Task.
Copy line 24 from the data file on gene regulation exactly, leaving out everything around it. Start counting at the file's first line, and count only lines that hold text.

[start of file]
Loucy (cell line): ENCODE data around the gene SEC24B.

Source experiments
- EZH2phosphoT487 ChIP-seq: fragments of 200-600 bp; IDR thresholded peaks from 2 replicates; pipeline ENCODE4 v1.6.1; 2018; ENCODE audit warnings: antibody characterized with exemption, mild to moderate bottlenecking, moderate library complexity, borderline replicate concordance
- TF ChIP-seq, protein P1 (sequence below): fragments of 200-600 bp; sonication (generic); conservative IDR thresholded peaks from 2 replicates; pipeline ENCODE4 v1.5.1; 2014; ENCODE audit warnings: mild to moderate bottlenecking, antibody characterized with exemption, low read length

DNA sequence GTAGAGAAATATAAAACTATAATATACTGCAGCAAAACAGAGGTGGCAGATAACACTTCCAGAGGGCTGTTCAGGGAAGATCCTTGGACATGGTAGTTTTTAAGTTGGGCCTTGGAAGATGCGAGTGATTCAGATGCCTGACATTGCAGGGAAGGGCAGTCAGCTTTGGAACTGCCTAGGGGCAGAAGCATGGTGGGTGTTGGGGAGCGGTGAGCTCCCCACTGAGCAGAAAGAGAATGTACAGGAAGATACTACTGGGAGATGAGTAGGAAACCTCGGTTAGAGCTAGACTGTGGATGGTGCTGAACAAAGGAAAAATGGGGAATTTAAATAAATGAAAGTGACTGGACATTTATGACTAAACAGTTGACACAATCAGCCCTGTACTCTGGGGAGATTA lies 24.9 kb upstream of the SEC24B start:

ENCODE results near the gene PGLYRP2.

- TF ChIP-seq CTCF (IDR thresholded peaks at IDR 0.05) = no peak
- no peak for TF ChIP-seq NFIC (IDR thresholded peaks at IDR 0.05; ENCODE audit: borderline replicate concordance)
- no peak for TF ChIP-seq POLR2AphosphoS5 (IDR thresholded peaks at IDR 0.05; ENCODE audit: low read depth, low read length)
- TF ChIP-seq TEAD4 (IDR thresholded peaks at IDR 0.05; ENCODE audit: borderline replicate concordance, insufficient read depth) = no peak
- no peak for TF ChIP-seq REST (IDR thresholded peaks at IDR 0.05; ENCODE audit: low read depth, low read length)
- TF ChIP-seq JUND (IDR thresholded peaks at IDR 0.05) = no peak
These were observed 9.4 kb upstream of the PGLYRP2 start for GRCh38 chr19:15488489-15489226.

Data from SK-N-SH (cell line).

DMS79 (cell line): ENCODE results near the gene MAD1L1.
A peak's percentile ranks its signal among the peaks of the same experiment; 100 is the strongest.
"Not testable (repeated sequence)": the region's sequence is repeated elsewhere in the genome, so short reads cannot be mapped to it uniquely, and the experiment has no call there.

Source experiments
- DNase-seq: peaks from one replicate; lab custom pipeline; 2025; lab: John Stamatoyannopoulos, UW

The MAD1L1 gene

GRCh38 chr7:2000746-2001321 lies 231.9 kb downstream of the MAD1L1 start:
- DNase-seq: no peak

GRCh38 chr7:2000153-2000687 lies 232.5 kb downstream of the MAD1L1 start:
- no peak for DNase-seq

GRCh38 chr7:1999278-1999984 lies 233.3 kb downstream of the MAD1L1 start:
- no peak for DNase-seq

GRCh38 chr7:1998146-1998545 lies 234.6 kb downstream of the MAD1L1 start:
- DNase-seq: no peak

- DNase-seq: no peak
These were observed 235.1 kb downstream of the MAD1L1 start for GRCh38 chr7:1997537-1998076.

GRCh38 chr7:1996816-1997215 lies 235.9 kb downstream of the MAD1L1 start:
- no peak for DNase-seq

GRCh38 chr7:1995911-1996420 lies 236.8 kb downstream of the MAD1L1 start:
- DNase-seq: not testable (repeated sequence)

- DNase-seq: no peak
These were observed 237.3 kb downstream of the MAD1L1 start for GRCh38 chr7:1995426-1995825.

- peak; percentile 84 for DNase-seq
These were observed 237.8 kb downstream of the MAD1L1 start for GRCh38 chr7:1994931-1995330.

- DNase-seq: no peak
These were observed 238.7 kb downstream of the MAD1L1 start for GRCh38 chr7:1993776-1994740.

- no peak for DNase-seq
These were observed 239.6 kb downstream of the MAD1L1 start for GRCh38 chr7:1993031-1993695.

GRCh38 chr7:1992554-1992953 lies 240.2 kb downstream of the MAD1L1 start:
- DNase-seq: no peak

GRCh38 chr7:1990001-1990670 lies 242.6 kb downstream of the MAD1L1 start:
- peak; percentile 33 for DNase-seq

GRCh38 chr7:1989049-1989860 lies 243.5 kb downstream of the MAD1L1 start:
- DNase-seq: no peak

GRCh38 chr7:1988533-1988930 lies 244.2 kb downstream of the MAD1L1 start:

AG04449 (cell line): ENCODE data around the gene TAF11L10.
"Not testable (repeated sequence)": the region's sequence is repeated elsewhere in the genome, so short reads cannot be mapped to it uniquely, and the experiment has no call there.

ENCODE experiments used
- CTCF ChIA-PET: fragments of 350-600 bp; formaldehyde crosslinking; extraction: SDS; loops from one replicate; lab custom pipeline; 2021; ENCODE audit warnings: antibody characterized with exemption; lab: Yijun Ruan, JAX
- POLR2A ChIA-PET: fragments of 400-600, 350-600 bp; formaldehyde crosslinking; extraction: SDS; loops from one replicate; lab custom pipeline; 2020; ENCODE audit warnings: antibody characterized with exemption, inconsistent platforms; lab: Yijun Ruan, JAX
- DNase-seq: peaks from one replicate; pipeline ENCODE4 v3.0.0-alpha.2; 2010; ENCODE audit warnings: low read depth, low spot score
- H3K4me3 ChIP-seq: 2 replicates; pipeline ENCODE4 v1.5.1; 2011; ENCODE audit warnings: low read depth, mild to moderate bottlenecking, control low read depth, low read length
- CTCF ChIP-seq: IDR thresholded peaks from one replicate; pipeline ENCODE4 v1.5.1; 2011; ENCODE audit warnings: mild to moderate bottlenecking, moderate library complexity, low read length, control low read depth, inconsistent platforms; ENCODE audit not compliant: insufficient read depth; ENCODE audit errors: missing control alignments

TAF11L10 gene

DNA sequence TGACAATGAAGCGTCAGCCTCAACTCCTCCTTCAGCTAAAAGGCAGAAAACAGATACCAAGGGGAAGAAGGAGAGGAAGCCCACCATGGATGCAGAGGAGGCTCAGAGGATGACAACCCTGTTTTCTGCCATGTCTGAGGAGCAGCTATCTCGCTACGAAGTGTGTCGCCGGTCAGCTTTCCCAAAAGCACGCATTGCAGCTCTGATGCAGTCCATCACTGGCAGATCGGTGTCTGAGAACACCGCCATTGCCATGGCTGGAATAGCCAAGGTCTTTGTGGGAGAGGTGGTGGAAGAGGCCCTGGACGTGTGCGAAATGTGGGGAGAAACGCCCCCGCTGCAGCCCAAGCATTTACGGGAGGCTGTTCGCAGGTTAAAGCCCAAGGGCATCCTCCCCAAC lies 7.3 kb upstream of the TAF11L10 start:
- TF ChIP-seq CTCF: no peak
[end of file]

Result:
- no peak for DNase-seq